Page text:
Clinical Brief – August 11th
We started with scalpels of steel. Now, surgeries often use heat to burn through flesh.
Could ultrasound be next?
Does it work?
A recently published study looked at hospital records of 150 men who had high-intensity focused ultrasound surgery for metastatic prostate cancer.
After three years, it was estimated that 40% of patients would be alive without treatment failure and/or signs of cancer and/or receiving systemic therapy (it’s a messy endpoint).
This by itself wasn’t very exciting. But when patients were broken down by risk groups, the data showed that patients with low-risk disease may see better results than those who had high-risk disease. The 40% stat you see above turned into 100% for low-risk patients; 49% for intermediate-risk patients; and 24% for high-risk patients.
The main reason why we’d use ultrasound for surgery though, provided that it works, is that we don’t need to actually cut anything. It works just like a regular ultrasound scan, except the sound waves used here is much more focused and high-frequency.
This wasn’t the first time that focused ultrasound was used to conduct surgery. Similar techniques have been used in brain surgery to treat essential tremor.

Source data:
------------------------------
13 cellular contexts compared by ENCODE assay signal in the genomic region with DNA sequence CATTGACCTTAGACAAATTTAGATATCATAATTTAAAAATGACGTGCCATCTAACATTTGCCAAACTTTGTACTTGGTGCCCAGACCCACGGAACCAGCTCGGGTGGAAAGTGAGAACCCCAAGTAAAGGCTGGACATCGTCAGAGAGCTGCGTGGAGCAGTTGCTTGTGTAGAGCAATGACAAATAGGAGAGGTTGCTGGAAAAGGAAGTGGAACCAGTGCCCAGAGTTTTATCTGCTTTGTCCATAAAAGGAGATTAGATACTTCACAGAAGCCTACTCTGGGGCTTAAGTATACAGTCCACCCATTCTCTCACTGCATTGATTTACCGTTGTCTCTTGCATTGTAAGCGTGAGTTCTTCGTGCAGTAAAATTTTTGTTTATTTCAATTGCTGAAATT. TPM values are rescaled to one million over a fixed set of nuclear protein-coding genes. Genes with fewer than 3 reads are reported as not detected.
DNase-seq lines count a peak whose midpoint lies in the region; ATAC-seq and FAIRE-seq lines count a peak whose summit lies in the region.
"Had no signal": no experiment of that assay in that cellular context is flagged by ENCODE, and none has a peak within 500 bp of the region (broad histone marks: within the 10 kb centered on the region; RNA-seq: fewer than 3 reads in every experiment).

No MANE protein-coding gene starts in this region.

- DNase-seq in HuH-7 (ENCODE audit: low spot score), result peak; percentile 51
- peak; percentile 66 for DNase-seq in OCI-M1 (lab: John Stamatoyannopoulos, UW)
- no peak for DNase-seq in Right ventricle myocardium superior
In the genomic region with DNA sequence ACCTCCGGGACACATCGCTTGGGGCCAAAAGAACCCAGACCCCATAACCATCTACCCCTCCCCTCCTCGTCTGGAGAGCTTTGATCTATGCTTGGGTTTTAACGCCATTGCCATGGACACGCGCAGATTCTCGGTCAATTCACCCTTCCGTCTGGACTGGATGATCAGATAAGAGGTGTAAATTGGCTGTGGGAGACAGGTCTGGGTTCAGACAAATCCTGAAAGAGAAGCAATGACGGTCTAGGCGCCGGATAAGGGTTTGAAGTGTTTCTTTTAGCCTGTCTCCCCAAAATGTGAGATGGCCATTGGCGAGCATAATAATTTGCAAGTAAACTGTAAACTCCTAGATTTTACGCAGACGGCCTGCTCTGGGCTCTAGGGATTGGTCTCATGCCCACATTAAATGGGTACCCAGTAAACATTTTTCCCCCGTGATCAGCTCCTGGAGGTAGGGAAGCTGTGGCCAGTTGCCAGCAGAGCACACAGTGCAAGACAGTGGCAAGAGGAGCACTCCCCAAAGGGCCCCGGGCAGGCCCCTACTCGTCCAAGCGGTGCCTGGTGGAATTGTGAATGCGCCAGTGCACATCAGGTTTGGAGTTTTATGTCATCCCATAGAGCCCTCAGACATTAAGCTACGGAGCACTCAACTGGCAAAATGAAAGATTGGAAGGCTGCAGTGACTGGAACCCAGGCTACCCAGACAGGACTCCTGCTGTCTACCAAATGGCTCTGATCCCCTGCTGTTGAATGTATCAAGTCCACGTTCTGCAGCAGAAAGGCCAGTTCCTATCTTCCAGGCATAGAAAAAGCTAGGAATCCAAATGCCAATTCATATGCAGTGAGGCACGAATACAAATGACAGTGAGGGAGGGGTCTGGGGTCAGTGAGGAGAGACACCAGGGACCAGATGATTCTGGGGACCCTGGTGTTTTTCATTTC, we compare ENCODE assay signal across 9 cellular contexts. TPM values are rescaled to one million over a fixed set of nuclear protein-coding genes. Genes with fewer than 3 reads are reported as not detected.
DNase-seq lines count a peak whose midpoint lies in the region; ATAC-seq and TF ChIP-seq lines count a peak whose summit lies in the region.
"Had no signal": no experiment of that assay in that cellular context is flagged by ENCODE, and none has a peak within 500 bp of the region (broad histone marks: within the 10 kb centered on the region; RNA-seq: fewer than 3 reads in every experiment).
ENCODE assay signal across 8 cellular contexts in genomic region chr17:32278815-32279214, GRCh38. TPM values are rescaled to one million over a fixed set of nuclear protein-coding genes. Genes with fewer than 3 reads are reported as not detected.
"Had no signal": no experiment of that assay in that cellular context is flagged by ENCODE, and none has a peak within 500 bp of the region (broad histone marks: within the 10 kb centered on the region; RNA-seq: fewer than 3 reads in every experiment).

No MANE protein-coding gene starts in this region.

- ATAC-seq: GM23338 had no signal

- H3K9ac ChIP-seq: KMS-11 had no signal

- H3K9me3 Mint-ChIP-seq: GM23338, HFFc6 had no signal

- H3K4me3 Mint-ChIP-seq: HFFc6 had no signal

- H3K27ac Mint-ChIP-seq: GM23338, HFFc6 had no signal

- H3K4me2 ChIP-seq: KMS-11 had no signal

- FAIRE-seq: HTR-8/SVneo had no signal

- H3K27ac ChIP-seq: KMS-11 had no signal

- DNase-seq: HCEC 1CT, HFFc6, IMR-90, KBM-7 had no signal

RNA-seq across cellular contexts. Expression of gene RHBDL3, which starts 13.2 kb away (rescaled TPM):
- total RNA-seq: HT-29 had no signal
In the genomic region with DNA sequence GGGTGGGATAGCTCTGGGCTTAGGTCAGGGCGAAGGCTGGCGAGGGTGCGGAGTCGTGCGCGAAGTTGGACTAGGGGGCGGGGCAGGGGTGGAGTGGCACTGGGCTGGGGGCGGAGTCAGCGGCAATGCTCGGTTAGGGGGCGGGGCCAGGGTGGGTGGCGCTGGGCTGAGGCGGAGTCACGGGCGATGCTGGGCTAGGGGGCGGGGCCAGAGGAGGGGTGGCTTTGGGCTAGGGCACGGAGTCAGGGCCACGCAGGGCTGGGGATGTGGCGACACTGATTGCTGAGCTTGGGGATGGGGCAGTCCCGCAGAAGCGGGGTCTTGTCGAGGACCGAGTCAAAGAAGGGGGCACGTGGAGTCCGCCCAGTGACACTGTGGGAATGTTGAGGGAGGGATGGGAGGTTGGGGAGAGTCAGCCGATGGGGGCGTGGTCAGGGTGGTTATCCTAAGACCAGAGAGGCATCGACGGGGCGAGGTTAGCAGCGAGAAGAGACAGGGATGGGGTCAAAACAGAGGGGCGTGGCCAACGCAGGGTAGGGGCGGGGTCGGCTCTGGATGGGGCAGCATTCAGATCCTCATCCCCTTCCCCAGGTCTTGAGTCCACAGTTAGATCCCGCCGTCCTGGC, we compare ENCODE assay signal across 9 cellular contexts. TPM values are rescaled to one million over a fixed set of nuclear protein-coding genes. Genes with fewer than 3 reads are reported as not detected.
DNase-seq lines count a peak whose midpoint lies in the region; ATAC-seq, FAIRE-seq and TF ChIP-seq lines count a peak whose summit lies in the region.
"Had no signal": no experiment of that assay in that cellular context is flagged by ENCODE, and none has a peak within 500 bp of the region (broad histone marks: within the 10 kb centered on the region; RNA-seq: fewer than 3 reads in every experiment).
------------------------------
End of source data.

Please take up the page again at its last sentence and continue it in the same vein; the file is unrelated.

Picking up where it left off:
This trial came out towards the end of 2016, but it’s worth mentioning again because of how ultrasound was used.
Here, 76 patients who had treatment-resistant essential tremor was randomized to ultrasound or a sham procedure. The ultrasound was used to generate enough heat to burn off a tiny piece of brain tissue.
After the procedure, patients treated with ultrasound reported a 47% drop in hand tremors from before, compared to a 1% drop for the sham group.
Focused ultrasound appears promising, and I can definitely see the merit behind surgery that doesn’t involve actual cutting. And as the essential tremor trial showed, ultrasound has the potential to be very precise and controllable – two features we’d need when it comes to surgeries.
That said, for prostate cancer at least, the study above highlighted the need for more research to figure out the right patient who’d benefit the most from this type of surgery.